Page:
May 31, 2010

American Wife

American Wife by Curtis Sittenfeld

My rating: 4 stars

Overview from back cover: A kind, bookish only child born in the 1940s, Alice Lindgren has no idea that she will one day end up in the White House, married to the president. In her small Wisconsin hometown she learns the virtues of politeness, but a tragic accident when she is seventeen shatters her identity and changes the trajectory of her life. More than a decade later, when the carismatic son of a powerful Repulican family sweeps her off her feet, she is surprised to find herself admitted into a world of privilege. And when her husband unexpectedly becomes governor and then president, she discovers that she is married to a mna she both loves and fundamentally disagrees iwth - and that her private beliefs increasingly run against her public persona. As her husband's presidency enters its second term, Alice must confront contradictions years in the making and face questions nearly impossible to answer.

I really liked this book. The picture shows all the post-its I used to mark things in the book, so I obviously have a lot to say! There isn't anything that's a huge spoiler, but I will mention things that happen, so if you don't want to know anything about the story you may not want to read this.

This book is loosely based on the life of Laura Bush and I think the author did a good job with weaving a fictional story around some things based in truth. Sittenfeld's writing is awesome. There were times when I hated Alice and Charlie, but I always wanted to keep reading. Plus it was full of quotes that make you think. Here are a few of my favorites:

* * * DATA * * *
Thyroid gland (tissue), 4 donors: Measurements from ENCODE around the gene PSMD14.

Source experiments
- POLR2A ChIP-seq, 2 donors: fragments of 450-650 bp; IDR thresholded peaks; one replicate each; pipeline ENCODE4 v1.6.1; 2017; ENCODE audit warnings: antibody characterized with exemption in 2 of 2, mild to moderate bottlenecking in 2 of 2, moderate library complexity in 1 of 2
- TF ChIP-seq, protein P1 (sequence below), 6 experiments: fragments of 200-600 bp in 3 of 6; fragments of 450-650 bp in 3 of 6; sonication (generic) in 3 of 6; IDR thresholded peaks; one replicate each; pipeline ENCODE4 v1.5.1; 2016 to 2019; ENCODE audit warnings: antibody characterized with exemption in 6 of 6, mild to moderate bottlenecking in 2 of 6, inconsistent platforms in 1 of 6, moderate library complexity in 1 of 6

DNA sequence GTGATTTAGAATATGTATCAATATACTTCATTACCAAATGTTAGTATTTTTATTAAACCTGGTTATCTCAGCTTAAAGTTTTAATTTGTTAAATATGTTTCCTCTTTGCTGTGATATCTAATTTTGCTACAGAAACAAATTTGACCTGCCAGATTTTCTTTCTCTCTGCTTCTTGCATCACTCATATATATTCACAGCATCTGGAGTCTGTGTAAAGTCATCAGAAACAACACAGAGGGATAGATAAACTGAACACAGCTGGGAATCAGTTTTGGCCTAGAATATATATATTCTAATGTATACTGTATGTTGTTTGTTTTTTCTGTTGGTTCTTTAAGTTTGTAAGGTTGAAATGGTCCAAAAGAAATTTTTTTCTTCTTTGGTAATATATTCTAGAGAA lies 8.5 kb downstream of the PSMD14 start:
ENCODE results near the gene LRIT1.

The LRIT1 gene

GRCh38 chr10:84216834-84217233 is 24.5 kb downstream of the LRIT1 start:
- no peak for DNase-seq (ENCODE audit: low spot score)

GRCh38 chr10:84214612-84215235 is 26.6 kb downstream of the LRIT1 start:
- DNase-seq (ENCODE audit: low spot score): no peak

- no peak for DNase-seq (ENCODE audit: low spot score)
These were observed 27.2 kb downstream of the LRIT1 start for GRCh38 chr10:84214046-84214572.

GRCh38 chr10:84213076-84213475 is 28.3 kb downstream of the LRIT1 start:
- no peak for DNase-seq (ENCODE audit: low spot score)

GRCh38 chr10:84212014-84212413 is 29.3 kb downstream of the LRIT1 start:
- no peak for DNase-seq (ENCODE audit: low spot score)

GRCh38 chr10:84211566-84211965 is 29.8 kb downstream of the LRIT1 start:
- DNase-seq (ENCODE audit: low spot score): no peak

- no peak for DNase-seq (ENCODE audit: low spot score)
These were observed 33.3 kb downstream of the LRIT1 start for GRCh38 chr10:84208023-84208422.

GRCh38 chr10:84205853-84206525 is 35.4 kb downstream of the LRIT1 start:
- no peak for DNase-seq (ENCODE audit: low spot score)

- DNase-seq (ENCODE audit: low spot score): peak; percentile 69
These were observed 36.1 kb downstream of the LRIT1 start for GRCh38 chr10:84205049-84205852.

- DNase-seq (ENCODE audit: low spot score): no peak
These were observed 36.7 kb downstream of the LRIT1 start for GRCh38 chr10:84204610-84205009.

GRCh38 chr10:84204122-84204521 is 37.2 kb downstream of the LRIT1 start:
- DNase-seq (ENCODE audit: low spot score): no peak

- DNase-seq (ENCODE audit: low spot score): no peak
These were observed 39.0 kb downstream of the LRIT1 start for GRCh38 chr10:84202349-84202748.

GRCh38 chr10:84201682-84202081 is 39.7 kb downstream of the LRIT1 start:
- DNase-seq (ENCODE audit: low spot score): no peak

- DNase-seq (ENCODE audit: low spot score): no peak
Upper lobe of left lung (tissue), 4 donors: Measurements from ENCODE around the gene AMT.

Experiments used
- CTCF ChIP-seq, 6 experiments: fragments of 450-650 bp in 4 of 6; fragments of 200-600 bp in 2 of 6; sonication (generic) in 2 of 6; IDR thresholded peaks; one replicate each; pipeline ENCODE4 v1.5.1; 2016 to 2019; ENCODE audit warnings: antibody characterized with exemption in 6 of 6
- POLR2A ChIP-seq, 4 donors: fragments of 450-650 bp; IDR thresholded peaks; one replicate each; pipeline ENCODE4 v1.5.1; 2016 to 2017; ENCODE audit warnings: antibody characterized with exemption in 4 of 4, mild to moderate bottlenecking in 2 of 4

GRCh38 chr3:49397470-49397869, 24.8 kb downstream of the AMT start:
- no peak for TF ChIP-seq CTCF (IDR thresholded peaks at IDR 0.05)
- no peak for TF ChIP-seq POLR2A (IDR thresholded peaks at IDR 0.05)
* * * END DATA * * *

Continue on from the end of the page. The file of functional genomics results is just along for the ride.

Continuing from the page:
"...in a person who entertains us, there is much we forgive." (pg 12)

"People recognized you or they didn't, and it was unrelated to knowing you. Knowing you could just be your name or the street you lived on, your father's job. Recognizing you was understanding you had thoughts in your head, finding the same things funny or excruciating, remembering what you'd said months or even years after you said it." (pg 66)

"It is what we most desire that we're afraid to count on; it's always so much easier to believe in an eventuality you'd rather avoid." (pg 444)

It drove me nuts that Alice was so passive. As much as I would like to blame a lot of the problems in Alice and Charlie's marriage on him, she's half the problem because she never.communicates.anything. After her grandmother's funeral, Charlie tells Alice he has to leave early for a "major work thing" he can't tell her about, and then ends up having her leave early as well so he can get to his meeting. (He needs her to watch their daughter). I wanted to smack them both. Him for not respecting his wife enough to be with her in that time, and her for not standing up and saying "this is not okay."

Later, at his Princeton reunion, she finds out he does a line of cocaine, she kisses someone else (without his knowledge), and instead of talking about anything he initiates sex and she gives in because she thinks it'll be easier than talking.

However, one of the most significant lines of the novel for me is on page 204: "I made a choice: I chose our relationship over my political convictions, love over ideology."

I was amazed at this because it's not something I could do. I'm not huge into the political scene, but what I believe goes hand in hand with how I live my life, and I don't think I could be with someone and ignore something like that. Obviously this was a choice Alice made, but do you think it's a sacrifice strictly on her part or does it affect Charlie as well?

Legacy was something that was talked about in the story as well. From early on, Charlie seemed to be in search of what he would leave as his legacy. Alice at first doesn't see the point, but I think slowly becomes less irritated by the idea.